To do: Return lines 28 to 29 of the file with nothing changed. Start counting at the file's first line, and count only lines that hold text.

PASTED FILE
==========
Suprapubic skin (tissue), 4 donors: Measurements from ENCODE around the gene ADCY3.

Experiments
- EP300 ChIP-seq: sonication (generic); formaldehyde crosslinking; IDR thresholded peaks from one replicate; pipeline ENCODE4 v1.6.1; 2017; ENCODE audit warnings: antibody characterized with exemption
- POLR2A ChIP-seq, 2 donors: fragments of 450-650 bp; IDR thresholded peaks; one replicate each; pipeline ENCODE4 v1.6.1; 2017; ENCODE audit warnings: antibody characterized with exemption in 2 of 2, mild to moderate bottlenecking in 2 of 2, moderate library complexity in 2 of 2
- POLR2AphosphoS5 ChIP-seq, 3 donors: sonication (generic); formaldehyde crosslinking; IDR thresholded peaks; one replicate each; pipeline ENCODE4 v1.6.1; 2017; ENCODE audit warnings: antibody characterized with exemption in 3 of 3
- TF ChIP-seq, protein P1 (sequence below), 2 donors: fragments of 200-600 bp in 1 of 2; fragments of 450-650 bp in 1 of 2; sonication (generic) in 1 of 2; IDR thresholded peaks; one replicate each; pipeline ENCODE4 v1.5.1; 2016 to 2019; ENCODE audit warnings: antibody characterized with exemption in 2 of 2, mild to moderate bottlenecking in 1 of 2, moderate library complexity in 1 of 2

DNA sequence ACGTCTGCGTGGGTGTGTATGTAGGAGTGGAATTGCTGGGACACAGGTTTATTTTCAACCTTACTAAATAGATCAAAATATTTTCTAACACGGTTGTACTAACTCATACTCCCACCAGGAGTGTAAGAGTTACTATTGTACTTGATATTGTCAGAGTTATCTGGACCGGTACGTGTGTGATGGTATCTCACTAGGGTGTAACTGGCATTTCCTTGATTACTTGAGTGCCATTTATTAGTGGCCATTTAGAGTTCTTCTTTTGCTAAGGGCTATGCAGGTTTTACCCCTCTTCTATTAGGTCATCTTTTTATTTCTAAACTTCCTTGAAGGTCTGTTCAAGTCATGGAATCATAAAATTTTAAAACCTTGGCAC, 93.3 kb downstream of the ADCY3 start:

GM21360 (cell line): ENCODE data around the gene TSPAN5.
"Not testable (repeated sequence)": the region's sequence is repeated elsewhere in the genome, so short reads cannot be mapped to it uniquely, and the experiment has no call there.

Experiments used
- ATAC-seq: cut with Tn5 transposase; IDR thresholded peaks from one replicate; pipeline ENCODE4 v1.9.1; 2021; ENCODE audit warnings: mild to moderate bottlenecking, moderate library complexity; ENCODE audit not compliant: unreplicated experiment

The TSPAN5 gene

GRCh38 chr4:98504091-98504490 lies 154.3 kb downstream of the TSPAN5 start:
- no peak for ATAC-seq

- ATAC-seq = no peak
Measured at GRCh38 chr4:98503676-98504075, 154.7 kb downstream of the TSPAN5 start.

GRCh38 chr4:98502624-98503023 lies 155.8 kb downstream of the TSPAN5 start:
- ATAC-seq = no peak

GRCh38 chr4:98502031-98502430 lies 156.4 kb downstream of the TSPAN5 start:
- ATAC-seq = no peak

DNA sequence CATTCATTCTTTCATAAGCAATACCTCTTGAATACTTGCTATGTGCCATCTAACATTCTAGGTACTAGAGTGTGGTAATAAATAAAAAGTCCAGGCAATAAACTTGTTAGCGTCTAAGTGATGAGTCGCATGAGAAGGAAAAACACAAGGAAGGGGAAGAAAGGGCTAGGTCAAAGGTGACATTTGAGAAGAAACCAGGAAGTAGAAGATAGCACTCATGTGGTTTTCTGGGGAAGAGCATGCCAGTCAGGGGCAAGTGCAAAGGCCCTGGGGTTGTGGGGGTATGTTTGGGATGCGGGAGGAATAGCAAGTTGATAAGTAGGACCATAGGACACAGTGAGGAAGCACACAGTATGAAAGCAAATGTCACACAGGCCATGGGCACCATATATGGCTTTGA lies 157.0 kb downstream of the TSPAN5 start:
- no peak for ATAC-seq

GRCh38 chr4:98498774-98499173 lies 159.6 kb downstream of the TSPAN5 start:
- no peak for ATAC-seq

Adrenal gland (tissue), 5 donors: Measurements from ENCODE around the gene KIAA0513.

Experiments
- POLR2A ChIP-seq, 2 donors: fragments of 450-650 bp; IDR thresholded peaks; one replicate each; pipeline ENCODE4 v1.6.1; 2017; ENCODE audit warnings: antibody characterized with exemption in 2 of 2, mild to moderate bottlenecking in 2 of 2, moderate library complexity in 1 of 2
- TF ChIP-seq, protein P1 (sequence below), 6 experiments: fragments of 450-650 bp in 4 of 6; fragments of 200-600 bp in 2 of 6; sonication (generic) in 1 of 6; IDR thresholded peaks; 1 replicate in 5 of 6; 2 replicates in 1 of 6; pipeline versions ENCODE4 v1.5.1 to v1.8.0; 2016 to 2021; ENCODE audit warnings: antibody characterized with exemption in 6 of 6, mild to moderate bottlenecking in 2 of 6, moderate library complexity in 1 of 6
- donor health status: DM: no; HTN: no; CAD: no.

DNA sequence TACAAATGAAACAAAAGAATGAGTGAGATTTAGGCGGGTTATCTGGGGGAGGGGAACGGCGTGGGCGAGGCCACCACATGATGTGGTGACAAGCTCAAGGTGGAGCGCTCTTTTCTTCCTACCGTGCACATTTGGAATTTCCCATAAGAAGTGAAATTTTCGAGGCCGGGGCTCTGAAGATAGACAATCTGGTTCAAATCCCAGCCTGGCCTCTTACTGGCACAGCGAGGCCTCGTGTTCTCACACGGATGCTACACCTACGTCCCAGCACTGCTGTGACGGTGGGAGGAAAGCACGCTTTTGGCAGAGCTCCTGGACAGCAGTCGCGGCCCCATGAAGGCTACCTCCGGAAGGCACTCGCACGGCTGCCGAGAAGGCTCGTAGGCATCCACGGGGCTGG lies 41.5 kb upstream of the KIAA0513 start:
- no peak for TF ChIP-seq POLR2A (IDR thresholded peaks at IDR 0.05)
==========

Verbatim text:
- TF ChIP-seq, protein P1 (sequence below), 6 experiments: fragments of 450-650 bp in 4 of 6; fragments of 200-600 bp in 2 of 6; sonication (generic) in 1 of 6; IDR thresholded peaks; 1 replicate in 5 of 6; 2 replicates in 1 of 6; pipeline versions ENCODE4 v1.5.1 to v1.8.0; 2016 to 2021; ENCODE audit warnings: antibody characterized with exemption in 6 of 6, mild to moderate bottlenecking in 2 of 6, moderate library complexity in 1 of 6
- donor health status: DM: no; HTN: no; CAD: no.